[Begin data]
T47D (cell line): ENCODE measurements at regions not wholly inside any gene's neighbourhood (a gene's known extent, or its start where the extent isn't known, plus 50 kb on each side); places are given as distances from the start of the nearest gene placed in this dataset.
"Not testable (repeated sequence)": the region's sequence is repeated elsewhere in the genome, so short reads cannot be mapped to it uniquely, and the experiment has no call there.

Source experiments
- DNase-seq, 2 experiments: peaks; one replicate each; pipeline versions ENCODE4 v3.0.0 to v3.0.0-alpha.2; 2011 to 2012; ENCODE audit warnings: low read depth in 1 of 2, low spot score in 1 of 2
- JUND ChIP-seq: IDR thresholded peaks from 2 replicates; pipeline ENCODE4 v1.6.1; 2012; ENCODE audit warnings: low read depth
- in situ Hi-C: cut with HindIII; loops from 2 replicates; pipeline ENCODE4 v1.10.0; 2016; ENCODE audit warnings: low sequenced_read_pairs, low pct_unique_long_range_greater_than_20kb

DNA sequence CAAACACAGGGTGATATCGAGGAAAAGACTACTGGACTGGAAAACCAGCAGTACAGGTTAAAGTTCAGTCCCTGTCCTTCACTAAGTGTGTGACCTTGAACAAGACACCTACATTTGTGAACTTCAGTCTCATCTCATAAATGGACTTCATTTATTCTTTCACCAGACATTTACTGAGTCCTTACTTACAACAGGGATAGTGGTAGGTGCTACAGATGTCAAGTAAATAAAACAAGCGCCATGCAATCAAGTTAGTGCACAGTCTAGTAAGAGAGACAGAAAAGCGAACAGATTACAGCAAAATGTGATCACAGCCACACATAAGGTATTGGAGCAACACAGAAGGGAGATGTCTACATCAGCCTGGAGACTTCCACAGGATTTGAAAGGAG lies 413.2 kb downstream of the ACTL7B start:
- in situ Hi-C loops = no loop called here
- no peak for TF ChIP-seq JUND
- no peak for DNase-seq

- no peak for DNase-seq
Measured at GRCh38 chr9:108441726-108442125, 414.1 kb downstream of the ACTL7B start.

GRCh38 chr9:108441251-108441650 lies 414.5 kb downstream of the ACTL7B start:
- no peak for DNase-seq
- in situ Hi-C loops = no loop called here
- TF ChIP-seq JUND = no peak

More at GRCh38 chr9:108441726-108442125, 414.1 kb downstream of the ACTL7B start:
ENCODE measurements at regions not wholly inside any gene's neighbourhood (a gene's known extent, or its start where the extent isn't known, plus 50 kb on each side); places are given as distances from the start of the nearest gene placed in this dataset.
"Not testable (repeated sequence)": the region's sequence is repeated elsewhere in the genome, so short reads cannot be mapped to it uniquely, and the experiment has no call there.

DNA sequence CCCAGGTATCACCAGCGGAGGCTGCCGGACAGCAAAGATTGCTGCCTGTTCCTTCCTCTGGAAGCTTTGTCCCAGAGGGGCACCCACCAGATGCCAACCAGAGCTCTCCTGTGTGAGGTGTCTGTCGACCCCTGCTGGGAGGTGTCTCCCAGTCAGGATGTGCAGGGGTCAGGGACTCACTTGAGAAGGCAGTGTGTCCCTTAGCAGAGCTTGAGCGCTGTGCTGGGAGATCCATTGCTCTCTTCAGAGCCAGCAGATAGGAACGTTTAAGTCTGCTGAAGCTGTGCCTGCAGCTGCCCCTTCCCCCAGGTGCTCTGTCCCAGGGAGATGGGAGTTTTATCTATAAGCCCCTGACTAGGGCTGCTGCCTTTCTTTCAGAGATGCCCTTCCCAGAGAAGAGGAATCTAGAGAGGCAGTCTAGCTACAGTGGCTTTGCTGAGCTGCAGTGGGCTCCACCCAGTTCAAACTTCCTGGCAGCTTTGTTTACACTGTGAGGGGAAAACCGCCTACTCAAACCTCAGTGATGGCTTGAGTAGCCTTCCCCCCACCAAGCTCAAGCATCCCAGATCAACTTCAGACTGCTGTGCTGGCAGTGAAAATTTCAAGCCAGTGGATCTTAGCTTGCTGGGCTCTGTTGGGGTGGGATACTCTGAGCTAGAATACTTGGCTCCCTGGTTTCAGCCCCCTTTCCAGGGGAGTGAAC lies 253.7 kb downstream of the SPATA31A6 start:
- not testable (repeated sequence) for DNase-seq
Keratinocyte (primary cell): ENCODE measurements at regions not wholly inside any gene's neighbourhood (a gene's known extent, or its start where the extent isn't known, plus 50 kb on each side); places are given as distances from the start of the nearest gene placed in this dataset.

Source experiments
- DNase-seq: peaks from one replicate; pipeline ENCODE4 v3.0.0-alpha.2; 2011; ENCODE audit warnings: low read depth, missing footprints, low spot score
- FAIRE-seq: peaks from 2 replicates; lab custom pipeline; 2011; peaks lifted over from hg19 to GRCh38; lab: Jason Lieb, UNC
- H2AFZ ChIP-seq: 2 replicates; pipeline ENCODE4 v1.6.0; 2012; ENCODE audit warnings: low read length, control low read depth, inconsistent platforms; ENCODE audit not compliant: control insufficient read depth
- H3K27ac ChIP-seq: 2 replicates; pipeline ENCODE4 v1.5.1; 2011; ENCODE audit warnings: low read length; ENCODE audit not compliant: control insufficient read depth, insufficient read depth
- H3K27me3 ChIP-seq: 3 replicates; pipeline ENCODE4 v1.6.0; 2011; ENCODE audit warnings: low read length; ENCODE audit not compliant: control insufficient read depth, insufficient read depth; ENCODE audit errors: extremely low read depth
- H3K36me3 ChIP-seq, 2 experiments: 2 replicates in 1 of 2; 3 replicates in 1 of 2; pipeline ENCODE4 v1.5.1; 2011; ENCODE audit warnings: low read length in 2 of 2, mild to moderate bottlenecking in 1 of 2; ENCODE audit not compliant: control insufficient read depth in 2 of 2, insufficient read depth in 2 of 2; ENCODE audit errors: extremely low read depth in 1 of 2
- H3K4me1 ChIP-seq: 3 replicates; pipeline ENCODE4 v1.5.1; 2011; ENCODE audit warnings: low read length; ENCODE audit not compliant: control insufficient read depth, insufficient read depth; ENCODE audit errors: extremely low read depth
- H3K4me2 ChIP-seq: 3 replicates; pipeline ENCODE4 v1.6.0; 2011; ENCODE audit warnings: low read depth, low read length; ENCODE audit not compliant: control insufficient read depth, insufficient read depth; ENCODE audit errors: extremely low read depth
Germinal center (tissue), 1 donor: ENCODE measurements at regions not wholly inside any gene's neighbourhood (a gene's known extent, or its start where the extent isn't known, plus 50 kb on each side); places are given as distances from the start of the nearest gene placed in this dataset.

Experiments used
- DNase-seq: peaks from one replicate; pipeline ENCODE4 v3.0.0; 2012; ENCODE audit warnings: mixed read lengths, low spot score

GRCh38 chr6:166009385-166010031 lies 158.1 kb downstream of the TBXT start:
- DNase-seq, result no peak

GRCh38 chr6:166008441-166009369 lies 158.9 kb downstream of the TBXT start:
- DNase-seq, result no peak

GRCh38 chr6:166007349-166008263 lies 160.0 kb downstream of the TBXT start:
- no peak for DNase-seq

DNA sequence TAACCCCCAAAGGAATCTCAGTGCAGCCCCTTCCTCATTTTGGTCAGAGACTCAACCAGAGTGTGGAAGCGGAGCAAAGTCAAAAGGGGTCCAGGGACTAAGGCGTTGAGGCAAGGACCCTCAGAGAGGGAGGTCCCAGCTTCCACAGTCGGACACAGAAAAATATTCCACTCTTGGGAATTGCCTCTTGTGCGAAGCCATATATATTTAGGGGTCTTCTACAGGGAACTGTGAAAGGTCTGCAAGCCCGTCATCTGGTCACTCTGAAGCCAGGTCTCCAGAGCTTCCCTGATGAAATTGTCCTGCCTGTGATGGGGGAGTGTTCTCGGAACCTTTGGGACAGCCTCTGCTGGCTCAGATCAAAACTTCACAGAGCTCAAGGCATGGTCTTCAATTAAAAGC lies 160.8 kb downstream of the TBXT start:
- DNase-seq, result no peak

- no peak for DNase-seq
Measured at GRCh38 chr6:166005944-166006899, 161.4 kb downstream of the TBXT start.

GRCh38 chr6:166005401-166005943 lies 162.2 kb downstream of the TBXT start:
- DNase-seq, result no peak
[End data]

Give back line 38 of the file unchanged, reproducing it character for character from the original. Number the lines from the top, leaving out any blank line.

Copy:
- DNase-seq, result no peak